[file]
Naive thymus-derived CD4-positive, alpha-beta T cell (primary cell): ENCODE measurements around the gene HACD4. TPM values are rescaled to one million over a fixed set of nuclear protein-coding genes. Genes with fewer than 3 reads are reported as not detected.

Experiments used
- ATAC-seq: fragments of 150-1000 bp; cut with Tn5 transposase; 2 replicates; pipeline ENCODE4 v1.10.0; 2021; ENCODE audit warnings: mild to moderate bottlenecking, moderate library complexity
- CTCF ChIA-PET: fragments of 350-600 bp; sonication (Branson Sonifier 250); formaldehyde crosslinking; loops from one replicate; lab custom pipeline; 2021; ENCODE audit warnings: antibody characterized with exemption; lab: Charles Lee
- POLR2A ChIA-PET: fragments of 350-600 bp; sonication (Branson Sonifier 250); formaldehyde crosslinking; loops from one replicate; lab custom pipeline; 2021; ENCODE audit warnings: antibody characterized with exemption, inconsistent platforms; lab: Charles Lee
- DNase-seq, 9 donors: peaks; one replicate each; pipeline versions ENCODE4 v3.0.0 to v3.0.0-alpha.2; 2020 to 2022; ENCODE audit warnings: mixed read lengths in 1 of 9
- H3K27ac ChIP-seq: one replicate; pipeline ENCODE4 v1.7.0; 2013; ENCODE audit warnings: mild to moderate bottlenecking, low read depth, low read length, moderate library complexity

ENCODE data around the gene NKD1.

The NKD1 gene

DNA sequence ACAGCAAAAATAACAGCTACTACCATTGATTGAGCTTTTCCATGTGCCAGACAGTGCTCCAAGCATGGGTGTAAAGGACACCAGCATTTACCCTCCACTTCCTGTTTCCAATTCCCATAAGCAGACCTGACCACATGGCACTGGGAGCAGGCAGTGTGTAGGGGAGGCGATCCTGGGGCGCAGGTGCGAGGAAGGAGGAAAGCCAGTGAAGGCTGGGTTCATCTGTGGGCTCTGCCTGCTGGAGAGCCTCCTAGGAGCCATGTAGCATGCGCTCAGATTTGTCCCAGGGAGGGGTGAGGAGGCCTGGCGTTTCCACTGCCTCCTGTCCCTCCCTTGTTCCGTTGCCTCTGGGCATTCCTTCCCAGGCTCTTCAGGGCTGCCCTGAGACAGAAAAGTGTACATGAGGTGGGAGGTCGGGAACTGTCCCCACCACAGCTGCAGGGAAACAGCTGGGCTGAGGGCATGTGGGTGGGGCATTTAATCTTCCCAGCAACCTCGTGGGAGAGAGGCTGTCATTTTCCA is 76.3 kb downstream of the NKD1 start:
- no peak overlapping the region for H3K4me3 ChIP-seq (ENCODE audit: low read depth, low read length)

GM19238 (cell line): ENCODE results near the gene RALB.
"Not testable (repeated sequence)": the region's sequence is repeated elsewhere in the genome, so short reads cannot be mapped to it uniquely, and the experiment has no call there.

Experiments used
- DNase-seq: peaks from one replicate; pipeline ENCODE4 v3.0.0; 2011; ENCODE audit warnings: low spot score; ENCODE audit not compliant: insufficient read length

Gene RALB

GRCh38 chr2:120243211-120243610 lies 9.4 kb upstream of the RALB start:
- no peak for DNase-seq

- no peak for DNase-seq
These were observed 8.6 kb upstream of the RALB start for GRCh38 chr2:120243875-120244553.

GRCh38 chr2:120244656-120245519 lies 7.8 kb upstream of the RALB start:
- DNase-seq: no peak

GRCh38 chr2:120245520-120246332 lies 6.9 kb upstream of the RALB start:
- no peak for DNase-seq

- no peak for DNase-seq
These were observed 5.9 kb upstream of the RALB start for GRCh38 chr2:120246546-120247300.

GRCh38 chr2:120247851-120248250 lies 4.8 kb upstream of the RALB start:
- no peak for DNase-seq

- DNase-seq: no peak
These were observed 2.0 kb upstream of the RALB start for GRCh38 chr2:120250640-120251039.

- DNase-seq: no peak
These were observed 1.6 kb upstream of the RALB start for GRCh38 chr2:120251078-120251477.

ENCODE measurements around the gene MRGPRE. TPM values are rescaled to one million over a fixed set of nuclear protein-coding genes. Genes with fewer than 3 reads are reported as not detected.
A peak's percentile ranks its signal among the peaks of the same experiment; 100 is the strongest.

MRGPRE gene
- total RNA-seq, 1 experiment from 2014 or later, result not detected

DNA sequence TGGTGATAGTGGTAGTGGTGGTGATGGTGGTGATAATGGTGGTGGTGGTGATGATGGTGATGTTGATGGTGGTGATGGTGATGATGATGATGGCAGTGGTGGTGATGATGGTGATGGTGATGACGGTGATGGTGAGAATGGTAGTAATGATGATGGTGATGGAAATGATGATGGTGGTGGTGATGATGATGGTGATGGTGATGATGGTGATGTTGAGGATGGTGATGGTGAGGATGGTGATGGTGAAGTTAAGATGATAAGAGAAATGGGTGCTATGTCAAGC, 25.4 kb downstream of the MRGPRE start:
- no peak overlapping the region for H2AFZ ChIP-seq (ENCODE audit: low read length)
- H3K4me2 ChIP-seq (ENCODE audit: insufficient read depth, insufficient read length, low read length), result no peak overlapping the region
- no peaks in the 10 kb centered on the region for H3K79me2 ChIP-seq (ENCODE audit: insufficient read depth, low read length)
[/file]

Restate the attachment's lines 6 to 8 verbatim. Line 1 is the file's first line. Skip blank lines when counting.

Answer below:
- DNase-seq, 9 donors: peaks; one replicate each; pipeline versions ENCODE4 v3.0.0 to v3.0.0-alpha.2; 2020 to 2022; ENCODE audit warnings: mixed read lengths in 1 of 9
- H3K27ac ChIP-seq: one replicate; pipeline ENCODE4 v1.7.0; 2013; ENCODE audit warnings: mild to moderate bottlenecking, low read depth, low read length, moderate library complexity

ENCODE data around the gene NKD1.